As we know, the Taiwan government is unique in many ways and the legislative office is no exception, not only are there campaigns set out to lose, but there’s even more:

Legislators fight over issues…

Picture taken from the Guardian
Picture taken from the Guardian

…literally. In the 1990’s, it was not uncommon to turn on the news to see legislators physically throwing punches at each other trying to get votes. Though less common now, legislators still have many physical altercations.

There are a total of 113 legislative seats..but hard to calculate

Picture taken from Wikipedia
Spread of the legislative seats in 2015, shown by each party color. Picture taken from Wikipedia

Of these 6 are reserved for aboriginal legislators. Of the other 107, 73 are directly voted by the people in individual districts, while the other 34 are voted through party votes. How the remaining 34 get elected is not like anything seen in American elections.

Voters will cast 3 ballots

As the big headliner, one ballot will be for the presidential candidate while the second ballot will be for the legislative candidate. The lesser known ballot is the third ballot, the party ballot.

First to be noted is that all 3 ballots could go to different political parties. You could vote for party A candidate for president, party B candidate for your district’s legislator and party C for the party ballot.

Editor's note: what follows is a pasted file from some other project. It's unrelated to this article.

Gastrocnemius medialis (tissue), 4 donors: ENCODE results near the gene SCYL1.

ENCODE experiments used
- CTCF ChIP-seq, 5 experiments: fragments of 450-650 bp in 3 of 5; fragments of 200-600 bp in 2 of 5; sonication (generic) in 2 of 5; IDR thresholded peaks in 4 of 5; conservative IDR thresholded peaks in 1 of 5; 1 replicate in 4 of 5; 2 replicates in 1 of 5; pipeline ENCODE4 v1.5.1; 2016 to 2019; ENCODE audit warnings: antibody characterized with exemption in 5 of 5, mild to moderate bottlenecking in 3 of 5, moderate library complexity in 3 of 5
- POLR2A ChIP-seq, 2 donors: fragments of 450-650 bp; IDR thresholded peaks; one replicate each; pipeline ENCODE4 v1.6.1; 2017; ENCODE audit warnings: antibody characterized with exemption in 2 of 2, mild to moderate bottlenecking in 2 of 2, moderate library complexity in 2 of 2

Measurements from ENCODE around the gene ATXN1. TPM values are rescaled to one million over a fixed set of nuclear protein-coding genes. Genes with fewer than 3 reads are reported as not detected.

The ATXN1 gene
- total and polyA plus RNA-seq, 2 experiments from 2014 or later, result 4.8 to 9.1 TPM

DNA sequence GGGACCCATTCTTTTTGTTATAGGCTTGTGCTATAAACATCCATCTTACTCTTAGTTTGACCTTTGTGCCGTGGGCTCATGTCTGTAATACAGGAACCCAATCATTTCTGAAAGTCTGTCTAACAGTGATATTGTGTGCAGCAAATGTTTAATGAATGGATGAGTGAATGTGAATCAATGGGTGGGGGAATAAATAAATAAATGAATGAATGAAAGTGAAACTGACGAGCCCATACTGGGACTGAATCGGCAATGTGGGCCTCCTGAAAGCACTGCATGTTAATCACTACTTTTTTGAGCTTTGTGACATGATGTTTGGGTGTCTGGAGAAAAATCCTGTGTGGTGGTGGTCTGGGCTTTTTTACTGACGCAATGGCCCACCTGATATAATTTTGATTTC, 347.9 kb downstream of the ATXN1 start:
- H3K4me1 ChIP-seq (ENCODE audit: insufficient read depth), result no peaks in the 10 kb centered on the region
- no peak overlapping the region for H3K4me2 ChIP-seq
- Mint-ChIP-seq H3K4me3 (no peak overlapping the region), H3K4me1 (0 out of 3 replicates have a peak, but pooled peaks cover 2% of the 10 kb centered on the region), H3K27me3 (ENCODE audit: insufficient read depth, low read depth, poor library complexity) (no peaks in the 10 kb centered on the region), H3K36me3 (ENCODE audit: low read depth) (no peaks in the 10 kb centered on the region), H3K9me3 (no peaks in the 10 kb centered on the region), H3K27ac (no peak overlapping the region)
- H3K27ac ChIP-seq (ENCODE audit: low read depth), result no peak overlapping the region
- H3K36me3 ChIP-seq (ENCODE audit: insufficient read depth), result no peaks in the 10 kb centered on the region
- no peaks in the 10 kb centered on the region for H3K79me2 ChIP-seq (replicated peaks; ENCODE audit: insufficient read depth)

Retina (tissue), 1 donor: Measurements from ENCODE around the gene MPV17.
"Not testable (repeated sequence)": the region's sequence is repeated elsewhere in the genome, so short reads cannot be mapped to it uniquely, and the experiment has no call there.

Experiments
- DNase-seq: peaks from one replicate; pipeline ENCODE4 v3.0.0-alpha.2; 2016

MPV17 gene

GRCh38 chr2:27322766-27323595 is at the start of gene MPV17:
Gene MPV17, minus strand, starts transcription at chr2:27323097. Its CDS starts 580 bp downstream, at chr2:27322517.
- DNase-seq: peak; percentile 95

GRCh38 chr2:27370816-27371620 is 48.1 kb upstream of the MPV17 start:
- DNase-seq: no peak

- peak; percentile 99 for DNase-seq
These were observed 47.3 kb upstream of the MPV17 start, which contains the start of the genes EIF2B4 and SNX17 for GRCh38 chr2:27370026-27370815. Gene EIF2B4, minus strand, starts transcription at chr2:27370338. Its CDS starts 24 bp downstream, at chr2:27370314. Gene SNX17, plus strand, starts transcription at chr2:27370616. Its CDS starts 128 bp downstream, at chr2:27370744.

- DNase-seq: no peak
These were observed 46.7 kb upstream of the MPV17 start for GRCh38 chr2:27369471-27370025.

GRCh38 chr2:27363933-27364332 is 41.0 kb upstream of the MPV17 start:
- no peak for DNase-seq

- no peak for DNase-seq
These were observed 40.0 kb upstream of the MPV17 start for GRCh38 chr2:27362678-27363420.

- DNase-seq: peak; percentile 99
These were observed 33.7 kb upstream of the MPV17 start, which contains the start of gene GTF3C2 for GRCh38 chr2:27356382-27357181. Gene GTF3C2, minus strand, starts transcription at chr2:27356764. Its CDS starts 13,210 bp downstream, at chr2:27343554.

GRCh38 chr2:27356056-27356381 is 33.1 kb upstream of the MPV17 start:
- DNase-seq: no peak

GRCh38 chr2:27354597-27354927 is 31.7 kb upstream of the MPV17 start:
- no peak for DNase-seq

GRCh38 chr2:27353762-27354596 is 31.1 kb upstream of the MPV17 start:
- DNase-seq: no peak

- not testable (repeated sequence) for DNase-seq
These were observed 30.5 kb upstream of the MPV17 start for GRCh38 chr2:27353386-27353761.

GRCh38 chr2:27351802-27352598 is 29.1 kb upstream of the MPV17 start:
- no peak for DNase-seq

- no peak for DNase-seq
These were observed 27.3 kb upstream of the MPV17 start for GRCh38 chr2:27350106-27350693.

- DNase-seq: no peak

Lesser known being that even many Taiwanese voters misunderstand what this ballot is for.

As previously mentioned, 34 legislators will be voted into office through party votes.

This is a math problem.

If 58% of all party votes goes to party A, then party A will have 58% of the 34 legislative seats, meaning 20 seats.

If party B obtained 39% of the 34 legislative seats, then party B will get 13 seats.

Picture taken from Green Party promotion video

However, this leaves party C with only 3% of the votes. Logically it would land them 1 seat, but the constitution states that parties must obtain 5% of the votes to qualify for one seat. In this scenario, party C would actually end up with no seats.

This is only the tip of the iceberg as money starts getting in play. See below for a video by the Taiwan Green Party (not to be mistaken as the Democratic Progressive Party), which explains the entire process and the importance for smaller parties such as themselves. Or here in text from from The News Lens.

Each ballot counts. Never forget that.


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